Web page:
National Fisherman

The view from the back deck at The Gloucester House on Wednesday was of a pristine, late-summer afternoon, with sunshine streaming through a cloudless sky and glinting off the deep blue harbor in a tableau suitable for framing.

The view through Al Cottone's eyes, though he sat on the very same deck, was far different.

Where the uninitiated might have seen the quaint calm of New England's famous port, Cottone continues to see inaction and the economic withering of one of the world's great commercial fishing fleets.

Where someone who doesn't fish for a living might have seen glorious sunshine slowly edging toward evening, Cottone, the owner and captain of the 45-foot Sabrina Maria, saw only saw dark clouds figuratively massing on the horizon.

"I haven't been out (fishing) in a month," Cottone said. "I'm like everyone else. Everyone is devastated."

It is a common lament throughout the harbor, as the city's commercial fishing fleet struggles through one of the worst years in its long and vivid history, a year in which NOAA slashed groundfish quotas based on scientific data that fisherman not only question, but suspect to be purposefully inaccurate.

Their distrust of the federal regulators is palpable and deep. Perhaps worse, that exodus of that trust now seems to have taken all their hope with it.

"There used to 16 boats tied up right around where we are now," said veteran fisherman Joe Orlando, owner and skipper of the Padre Pio. "Now there's one. Mine."

Read the full story at the Gloucester Daily Times>>

National Fisherman Live

National Fisherman Live: 3/10/15

In this episode, Online Editor Leslie Taylor talks with Mike McLouglin, vice president of Dunlop Industrial and Protective Footwear.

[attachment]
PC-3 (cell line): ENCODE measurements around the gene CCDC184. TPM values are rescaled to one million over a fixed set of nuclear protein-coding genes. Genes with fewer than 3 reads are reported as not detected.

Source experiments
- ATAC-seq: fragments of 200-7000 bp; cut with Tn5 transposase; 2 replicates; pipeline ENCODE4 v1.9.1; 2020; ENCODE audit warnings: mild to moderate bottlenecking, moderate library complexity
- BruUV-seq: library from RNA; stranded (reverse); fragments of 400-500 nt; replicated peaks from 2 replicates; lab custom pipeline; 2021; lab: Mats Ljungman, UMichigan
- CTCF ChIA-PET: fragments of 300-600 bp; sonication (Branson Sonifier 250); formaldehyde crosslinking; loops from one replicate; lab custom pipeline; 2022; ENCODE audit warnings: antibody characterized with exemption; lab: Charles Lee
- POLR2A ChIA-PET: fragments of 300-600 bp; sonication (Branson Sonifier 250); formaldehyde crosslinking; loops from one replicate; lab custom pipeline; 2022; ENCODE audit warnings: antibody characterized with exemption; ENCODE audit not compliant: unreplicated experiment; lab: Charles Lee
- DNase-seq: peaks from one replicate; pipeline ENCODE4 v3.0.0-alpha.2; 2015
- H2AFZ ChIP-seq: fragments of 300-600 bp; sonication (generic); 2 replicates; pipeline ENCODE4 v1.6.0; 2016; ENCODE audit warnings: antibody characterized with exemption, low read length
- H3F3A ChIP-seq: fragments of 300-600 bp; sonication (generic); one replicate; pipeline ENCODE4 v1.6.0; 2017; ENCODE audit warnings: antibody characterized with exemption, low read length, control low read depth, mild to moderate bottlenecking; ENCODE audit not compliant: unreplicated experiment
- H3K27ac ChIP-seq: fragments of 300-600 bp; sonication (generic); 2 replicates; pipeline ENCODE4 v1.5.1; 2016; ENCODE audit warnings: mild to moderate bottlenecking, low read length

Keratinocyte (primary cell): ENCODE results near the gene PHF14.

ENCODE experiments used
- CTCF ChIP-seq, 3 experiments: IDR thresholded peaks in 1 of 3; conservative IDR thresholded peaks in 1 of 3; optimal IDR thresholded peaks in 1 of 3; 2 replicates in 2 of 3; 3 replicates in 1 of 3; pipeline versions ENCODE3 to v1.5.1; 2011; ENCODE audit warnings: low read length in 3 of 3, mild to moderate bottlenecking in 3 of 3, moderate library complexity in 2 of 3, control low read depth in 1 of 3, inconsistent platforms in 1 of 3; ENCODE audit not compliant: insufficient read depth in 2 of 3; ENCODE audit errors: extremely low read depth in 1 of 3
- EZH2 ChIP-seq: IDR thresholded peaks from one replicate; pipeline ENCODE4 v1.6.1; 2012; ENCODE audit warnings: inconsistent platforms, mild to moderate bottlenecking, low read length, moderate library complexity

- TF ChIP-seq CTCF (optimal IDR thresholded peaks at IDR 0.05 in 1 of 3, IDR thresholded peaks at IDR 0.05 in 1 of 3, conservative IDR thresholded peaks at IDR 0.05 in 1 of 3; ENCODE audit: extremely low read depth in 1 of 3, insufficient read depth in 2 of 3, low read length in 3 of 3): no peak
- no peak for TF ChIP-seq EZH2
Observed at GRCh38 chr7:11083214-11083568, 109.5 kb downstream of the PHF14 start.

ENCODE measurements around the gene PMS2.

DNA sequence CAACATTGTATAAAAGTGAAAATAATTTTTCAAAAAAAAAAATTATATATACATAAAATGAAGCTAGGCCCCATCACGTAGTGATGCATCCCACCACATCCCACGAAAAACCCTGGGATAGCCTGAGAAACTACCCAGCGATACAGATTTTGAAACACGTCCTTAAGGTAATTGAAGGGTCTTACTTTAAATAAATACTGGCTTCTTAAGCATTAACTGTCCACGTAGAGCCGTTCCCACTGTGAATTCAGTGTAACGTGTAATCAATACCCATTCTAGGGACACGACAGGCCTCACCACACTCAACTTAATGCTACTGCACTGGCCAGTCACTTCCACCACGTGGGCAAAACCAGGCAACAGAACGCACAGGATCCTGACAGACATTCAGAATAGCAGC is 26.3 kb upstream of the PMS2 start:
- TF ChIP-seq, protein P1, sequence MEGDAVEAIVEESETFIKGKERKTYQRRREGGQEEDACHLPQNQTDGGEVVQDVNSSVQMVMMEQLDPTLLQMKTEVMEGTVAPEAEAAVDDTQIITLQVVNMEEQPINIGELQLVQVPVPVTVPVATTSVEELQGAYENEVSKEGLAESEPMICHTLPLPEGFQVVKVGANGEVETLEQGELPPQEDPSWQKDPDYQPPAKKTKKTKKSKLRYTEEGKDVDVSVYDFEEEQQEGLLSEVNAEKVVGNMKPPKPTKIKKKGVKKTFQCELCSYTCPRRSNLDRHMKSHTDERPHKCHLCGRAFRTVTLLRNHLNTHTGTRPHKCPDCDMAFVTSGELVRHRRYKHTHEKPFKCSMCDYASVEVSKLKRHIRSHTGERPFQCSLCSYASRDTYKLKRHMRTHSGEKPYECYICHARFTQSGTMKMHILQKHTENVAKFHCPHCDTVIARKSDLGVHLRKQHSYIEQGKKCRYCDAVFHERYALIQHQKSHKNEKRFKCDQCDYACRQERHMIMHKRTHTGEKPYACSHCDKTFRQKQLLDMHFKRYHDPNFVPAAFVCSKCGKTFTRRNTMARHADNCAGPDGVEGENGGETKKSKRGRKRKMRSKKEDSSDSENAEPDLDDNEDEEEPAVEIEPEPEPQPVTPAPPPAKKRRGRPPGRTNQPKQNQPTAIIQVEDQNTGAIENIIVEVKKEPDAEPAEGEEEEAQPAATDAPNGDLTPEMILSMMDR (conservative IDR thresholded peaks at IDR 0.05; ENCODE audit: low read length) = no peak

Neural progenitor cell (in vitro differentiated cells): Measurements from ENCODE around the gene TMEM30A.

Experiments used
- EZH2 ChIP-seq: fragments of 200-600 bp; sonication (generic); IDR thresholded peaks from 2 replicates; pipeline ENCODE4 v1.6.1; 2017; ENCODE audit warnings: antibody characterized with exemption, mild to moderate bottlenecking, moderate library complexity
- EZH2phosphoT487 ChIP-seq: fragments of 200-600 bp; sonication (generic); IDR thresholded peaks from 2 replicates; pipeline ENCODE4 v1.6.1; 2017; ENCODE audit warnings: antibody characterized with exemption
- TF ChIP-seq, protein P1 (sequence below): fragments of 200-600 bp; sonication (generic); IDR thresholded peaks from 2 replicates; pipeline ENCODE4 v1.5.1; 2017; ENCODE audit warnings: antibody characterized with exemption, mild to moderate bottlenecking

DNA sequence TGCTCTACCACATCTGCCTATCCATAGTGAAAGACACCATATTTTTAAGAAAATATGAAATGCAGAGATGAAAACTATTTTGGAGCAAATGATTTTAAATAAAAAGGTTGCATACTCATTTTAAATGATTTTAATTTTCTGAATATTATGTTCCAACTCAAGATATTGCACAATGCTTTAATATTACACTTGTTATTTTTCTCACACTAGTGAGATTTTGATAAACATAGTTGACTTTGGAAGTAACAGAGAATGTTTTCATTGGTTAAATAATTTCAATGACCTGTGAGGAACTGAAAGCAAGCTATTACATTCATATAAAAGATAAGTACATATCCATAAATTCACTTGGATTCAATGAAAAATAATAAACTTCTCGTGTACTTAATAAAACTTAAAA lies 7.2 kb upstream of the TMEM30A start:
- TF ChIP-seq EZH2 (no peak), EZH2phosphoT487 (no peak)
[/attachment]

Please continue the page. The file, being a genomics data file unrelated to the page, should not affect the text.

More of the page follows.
National Fisherman Live: 2/24/15

In this episode:

March date set for disaster aid dispersal
Oregon LNG project could disrupt fishing
NOAA tweaks gear marking requirement
N.C. launches first commercial/recreational dock
Spiny lobster traps limits not well received

Inside the Industry

Alaska Gov. Bill Walker is required by state statute to appoint someone to the Board of Fisheries by today, Tuesday, May 19. However, his efforts to fill the seat have gone unfulfilled since he took office in January. The seven-member board serves as an in-state fishery management council for fisheries in state waters.

The resignation of Walker’s director of Boards and Commissions, Karen Gillis, fanned the flames of controversy late last week.

Read more...

Keith Decker, president and COO of High Liner Foods, will take over for the outgoing CEO, Harry Demone, who will assume the role as chairman of the board of directors. The Lunenburg, Nova Scotia-based seafood supplier boasts sales in excess of $310 million (American) for the first quarter of the year.

Read more...
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